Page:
Your Questions About the HPV Vaccine
If I already have HPV, will this vaccine treat it?
No. If you have a current HPV, the vaccine won't get rid of the infection. However, if you have one type of HPV, the vaccine may prevent you from getting another type of the virus. There's really no way to treat the virus once you have it, although there are treatments for diseases caused by HPV such as genital warts and genital cancers. This is why you should have regular pelvic exams and Pap tests (if you're female) to screen for cervical cancer.
Does the HPV vaccine protect me for life?
The vaccine appears to offer long-term protection from HPV. However, even women who have received the vaccine should see their gynecologist regularly for a Pap test to check for cervical cancer, because the vaccine doesn’t protect against all HPV types that can cause cervical cancer.
Will my insurance cover the cost of the HPV vaccine?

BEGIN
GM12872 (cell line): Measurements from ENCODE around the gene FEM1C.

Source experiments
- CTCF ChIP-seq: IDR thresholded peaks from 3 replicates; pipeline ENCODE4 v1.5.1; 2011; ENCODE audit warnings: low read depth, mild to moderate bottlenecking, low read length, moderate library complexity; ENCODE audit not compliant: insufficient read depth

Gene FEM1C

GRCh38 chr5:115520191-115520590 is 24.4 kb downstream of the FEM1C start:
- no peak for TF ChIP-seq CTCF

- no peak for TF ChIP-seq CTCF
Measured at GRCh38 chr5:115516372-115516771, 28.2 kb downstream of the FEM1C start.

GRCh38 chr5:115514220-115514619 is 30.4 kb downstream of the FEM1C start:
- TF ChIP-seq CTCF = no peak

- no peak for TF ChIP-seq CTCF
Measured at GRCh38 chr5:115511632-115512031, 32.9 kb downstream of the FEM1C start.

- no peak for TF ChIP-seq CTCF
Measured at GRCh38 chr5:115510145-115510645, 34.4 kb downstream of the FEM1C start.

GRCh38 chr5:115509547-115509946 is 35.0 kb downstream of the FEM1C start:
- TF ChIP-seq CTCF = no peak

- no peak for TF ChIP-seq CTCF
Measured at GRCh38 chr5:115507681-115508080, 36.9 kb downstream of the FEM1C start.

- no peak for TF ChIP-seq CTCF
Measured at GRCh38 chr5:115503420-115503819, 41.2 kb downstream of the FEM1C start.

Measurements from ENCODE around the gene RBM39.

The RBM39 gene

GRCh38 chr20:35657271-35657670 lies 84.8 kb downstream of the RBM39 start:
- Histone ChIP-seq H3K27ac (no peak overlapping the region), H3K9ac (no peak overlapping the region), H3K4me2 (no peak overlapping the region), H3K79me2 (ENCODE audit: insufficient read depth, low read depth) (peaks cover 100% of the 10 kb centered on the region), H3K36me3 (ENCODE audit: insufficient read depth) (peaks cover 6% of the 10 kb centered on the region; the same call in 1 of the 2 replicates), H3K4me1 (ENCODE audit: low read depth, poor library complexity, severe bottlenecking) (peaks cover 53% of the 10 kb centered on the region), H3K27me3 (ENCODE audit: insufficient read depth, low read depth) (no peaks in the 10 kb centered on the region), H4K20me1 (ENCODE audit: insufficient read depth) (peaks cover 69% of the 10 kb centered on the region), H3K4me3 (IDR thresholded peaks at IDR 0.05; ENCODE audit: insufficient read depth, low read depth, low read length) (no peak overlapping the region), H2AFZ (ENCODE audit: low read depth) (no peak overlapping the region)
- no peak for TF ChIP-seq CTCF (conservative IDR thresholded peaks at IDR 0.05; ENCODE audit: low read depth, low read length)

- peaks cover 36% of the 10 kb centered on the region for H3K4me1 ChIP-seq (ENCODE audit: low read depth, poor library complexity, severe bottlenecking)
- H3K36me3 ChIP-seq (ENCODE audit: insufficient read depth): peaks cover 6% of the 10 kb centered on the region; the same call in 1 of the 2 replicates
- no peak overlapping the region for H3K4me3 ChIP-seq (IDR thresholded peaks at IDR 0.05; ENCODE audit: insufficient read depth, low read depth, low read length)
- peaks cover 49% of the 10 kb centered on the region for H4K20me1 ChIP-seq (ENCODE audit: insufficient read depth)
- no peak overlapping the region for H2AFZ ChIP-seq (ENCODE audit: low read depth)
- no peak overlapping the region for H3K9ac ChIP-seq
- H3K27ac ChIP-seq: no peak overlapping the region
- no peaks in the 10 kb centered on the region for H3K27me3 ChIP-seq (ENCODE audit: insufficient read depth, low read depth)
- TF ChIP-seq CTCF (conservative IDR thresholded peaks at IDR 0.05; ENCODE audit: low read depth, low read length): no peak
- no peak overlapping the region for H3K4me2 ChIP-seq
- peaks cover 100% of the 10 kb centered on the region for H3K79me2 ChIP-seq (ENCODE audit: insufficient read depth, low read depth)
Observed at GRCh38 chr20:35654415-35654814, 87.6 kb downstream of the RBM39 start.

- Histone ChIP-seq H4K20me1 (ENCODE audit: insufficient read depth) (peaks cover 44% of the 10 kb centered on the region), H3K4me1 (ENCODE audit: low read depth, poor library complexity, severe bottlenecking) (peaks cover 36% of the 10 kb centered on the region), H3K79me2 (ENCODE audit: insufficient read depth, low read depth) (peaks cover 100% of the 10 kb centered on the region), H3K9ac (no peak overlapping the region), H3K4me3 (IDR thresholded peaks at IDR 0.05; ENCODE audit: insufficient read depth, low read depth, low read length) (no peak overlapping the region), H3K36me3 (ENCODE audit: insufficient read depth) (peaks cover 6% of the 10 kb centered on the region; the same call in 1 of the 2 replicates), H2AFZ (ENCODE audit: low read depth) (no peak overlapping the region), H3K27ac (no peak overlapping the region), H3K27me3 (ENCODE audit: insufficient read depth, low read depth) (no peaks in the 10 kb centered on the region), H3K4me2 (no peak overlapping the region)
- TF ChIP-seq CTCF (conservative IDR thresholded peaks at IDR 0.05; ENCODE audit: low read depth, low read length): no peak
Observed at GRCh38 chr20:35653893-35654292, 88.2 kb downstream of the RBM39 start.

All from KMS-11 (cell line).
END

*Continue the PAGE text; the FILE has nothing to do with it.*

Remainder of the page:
Most insurance plans cover routine vaccines, which means that if you're in the recommended age group, your insurance should pay for the vaccine. Check with your insurance company just to be sure. If your family doesn't have health insurance or you're on Medicaid, you should be able to get the HPV vaccine for free through the Vaccines for Children (VFC) program.
Is this vaccination safe?
Vaccines have to be rigorously tested before they can be widely distributed. The HPV vaccines were tested on thousands of people and shown to be safe before they were released to the public. These vaccines have been used for years now, and experts say the chance of them causing a serious reaction is very slim. The HPV vaccine does not contain mercury or the preservative thimerosal.
Is there any reason why I shouldn't get this vaccine?
Some people shouldn’t get the vaccine. You definitely don't want to get the HPV vaccine if you've had a serious allergic reaction to it or to any of its components. Let your doctor know if you have any severe allergies to anything, including baker's yeast or latex. Also, talk to your doctor if you have an immune system problem or blood disorder.
If you're pregnant, you'll want to wait to get the HPV vaccine until after your baby is born. In studies, HPV vaccines have not been found to cause any problems in babies whose mothers got the vaccine while pregnant, but pregnant women should not get HPV vaccine, as safety studies are still ongoing.